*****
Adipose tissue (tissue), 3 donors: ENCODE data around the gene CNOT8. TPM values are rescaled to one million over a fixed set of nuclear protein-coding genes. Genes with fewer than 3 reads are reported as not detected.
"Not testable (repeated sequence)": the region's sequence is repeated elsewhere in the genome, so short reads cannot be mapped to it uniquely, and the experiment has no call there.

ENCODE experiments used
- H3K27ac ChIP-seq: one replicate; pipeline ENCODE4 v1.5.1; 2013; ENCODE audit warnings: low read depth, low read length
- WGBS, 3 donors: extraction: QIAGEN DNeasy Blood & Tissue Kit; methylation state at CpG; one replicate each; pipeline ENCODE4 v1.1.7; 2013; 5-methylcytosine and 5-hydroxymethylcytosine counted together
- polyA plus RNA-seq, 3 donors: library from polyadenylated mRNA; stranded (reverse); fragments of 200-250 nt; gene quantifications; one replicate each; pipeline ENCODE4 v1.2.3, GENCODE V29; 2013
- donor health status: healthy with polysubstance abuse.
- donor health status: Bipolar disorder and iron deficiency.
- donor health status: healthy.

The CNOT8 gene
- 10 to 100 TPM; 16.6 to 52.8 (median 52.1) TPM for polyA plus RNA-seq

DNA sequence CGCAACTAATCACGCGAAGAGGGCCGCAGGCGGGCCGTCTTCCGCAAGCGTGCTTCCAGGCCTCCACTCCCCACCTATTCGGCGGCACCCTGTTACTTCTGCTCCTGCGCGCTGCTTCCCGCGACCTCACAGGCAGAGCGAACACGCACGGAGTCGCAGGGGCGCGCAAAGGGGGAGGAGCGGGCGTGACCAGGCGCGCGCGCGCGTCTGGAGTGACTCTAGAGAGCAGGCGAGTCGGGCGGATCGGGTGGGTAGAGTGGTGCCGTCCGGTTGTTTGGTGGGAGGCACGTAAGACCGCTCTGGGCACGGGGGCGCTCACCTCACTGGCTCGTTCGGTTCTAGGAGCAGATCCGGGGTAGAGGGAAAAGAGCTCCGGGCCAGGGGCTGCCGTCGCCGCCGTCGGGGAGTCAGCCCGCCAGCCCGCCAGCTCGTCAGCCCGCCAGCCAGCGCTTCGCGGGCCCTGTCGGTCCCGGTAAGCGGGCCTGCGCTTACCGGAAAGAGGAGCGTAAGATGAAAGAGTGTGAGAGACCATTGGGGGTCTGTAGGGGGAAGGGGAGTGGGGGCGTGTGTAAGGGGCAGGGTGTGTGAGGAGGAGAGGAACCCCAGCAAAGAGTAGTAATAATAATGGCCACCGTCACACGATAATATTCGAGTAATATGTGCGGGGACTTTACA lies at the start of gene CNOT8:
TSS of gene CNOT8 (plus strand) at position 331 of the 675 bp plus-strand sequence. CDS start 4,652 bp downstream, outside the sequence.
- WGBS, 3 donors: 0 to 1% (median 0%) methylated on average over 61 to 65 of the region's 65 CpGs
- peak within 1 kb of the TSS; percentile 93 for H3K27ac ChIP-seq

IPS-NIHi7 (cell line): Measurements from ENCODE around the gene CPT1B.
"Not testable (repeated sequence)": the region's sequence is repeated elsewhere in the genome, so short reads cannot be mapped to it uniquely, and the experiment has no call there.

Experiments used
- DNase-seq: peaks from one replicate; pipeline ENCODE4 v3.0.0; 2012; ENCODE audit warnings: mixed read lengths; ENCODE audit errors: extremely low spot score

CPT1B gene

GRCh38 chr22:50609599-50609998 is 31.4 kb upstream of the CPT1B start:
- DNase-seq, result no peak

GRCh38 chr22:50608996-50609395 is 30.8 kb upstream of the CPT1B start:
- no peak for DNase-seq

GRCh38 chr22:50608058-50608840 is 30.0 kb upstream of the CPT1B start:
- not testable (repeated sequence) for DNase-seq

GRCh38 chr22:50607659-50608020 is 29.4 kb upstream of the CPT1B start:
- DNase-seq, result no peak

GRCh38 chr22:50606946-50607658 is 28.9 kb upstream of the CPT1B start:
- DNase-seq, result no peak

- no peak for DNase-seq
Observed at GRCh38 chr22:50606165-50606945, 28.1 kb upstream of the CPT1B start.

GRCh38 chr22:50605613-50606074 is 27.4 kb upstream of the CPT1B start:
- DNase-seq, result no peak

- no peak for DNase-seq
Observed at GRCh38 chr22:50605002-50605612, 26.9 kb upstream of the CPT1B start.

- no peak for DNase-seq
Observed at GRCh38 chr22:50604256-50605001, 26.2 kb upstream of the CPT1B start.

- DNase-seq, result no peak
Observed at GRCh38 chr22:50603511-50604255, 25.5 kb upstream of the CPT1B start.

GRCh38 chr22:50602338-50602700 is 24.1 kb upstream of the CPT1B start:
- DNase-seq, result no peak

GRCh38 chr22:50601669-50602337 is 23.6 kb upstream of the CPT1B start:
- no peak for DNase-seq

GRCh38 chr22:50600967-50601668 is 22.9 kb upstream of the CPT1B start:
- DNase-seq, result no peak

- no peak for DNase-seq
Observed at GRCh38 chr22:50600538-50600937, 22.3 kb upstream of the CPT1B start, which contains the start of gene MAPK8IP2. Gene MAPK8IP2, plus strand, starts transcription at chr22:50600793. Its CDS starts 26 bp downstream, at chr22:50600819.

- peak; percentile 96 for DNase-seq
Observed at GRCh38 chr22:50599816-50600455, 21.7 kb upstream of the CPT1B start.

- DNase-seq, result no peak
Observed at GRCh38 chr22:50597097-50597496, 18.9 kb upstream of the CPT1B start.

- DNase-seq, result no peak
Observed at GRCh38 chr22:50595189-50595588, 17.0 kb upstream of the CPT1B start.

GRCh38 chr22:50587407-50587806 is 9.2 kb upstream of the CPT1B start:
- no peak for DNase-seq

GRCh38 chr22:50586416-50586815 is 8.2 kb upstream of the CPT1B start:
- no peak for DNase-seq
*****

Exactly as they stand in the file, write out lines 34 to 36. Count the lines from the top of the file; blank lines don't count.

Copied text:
- DNase-seq, result no peak

- no peak for DNase-seq
Observed at GRCh38 chr22:50605002-50605612, 26.9 kb upstream of the CPT1B start.